The Cosmopolitan Self

The Cosmopolitan Self : George Herbert Mead and Continental Philosophy

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In this incisive commentary, Mitchell Aboulafia examines the relevance of the American pragmatist philosopher George Herbert Mead to current debates on pluralism, universalism, and the fostering of a democratic temper. Addressing the relationship between Mead's notions of self and society and those of important continental thinkers, "The Cosmopolitan Self" demonstrates that Mead's ideas not only speak to resolving the tension between universalism and pluralism, they do so in a manner that challenges and advances the positions of these continental theoreticians. Aboulafia examines how Mead's insights illuminate Hannah Arendt's reading of Immanual Kant's third Critique and Jrgen Habermas's understanding of the relationship among communicative action, universality, and individuation. Teasing out strands of agreement and disagreement among Mead and these theorists on topics such as impartiality and good judgment, Aboulafia develops a conception of universalism that is compatible with contemporary notions of pluralism He also addresses the serious challenge presented to Mead's approach to pluralism by Emmanuel Levinas, who holds that true pluralism, presupposing an irreducible individualism, is fundamentally irreconcilable with universalism. "The Cosmopolitan Self" offers a model of the democratically inclined individual who embodies both a capacity to establish common ground with others and a sensitivity to their uniqueness. This important volume appreciably advances the dialogue between continental thought and classical American philosophy.show more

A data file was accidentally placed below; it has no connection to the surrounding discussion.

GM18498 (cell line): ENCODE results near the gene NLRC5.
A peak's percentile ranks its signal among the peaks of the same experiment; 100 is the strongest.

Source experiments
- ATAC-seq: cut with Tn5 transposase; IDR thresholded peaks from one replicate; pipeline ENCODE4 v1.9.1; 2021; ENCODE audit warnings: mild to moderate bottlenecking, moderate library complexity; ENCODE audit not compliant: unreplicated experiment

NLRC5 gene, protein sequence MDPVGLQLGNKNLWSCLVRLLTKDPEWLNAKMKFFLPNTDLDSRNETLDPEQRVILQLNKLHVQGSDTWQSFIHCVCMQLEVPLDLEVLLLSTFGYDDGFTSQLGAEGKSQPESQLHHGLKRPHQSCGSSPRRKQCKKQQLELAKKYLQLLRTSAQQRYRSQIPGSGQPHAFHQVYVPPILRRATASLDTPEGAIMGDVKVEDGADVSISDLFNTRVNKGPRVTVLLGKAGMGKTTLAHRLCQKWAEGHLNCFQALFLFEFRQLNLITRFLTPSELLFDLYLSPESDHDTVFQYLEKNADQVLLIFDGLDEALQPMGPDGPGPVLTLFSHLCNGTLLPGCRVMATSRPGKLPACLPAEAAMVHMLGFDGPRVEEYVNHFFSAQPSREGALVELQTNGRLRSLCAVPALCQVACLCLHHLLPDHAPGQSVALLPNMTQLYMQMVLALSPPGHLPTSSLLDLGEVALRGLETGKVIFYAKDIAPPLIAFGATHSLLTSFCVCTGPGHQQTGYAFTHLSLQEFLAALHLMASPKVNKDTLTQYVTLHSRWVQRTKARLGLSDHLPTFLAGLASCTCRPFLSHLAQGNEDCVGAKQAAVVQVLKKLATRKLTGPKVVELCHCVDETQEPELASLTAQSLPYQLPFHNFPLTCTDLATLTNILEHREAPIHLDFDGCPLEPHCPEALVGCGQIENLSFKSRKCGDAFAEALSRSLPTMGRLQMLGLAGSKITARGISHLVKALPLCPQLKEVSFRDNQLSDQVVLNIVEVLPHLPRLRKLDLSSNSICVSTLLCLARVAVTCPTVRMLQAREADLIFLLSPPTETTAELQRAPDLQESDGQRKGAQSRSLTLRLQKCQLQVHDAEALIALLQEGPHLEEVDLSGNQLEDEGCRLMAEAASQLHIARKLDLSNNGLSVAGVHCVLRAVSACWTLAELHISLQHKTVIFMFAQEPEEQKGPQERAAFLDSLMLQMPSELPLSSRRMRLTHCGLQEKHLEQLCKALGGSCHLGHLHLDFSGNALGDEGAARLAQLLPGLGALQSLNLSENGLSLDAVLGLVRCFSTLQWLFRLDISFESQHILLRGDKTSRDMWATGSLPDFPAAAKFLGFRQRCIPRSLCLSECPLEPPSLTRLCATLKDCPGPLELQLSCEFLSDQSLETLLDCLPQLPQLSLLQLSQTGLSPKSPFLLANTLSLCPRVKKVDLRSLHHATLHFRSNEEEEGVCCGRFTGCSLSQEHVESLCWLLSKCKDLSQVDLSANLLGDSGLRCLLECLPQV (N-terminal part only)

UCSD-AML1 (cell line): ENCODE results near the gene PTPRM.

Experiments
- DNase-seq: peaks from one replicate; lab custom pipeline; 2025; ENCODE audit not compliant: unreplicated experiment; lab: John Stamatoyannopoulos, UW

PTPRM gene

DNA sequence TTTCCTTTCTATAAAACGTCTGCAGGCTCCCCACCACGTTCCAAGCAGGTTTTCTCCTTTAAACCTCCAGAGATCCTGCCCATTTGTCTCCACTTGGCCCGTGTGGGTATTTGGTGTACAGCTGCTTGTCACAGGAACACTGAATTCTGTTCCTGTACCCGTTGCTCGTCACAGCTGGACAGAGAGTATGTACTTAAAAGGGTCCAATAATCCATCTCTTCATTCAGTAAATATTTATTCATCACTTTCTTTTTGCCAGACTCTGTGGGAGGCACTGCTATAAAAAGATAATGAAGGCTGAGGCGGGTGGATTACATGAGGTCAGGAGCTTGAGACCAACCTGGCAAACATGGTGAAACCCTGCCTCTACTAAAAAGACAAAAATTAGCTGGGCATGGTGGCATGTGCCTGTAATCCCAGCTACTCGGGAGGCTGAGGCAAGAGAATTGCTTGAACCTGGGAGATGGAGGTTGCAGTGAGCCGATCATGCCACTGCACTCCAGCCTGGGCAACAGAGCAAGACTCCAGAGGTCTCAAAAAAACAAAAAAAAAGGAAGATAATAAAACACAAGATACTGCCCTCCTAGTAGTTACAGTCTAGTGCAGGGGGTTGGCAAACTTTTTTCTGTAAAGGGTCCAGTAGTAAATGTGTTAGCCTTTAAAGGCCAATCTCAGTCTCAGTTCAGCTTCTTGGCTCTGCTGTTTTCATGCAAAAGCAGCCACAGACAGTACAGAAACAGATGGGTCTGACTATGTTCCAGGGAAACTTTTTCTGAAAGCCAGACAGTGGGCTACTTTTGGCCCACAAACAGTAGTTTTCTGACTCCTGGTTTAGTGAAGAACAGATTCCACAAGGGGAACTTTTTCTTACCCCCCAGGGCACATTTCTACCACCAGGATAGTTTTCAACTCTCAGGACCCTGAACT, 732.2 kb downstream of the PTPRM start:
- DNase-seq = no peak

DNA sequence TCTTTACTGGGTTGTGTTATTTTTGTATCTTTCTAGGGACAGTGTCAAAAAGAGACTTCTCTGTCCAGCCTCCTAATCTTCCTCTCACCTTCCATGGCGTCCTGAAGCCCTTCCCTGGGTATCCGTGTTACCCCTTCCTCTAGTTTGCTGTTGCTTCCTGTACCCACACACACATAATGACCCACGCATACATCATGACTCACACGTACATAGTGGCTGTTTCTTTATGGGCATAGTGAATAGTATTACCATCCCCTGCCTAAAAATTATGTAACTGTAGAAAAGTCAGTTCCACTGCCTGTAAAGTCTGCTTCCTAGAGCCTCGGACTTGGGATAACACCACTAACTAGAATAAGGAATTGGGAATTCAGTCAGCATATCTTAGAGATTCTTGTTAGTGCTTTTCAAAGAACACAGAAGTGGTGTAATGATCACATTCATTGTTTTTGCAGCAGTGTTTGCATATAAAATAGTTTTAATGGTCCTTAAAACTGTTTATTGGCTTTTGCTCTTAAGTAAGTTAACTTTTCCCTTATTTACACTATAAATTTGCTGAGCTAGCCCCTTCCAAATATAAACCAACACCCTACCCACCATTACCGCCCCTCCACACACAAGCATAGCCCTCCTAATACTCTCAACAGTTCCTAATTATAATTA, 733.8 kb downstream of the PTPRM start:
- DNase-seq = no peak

Product details

  • Hardback | 184 pages
  • 159.8 x 237.7 x 20.6mm | 462.67g
  • University of Illinois Press
  • Baltimore, United States
  • English
  • 0252026500
  • 9780252026508

Review quote

"Explicates Mead's concept of the social self... In order to articulate Mead's views, Aboulafia compares his concept of the social self with the understandings of society, self, and politics advanced by such Continental philosophers as Hannah Arendt, Jurgen Habermas, Jacques Derrida, and Emmanuel Levinas... Effectively presents the views of the philosophers." -- Choice ADVANCE PRAISE "German philosophers, notably Jrgen Habermas, have been experimenting for years with hybrid pragmatist transplants. Now, Mitchell Aboulafia demonstrates, in four brisk studies, how to breed an even hardier flora, suited to the continental European climate, from George Herbert Mead's original psychological and political plantings. Aboulafia's work is the start of a promising new season!" -- Joseph Margolis, author of Historied Thought, Constructed World "Aboulafia's beautifully written work makes a major contribution to the ongoing pragmatism revival. He elaborates lucidly and creatively the vital resources that Mead's thought provides for engaging some of the most intensely debated issues and thinkers in contemporary social theory and for moving beyond the modernist-postmodernist divide." -- Robert J. Antonio, author of Social Problems: Values and Interests in Conflict "Original, provocative, wide-ranging, and clear, The Cosmopolitan Self raises issues that are central to multiple philosophical traditions and brings those traditions into contact with each other. It stands at the leading edge of a move within philosophy to cross boundaries between intellectual traditions--and thus is not just a book about pluralism but a performance of that pluralism." -- John J. Stuhr, author of Genealogical Pragmatism: Philosophy, Experience, and Communityshow more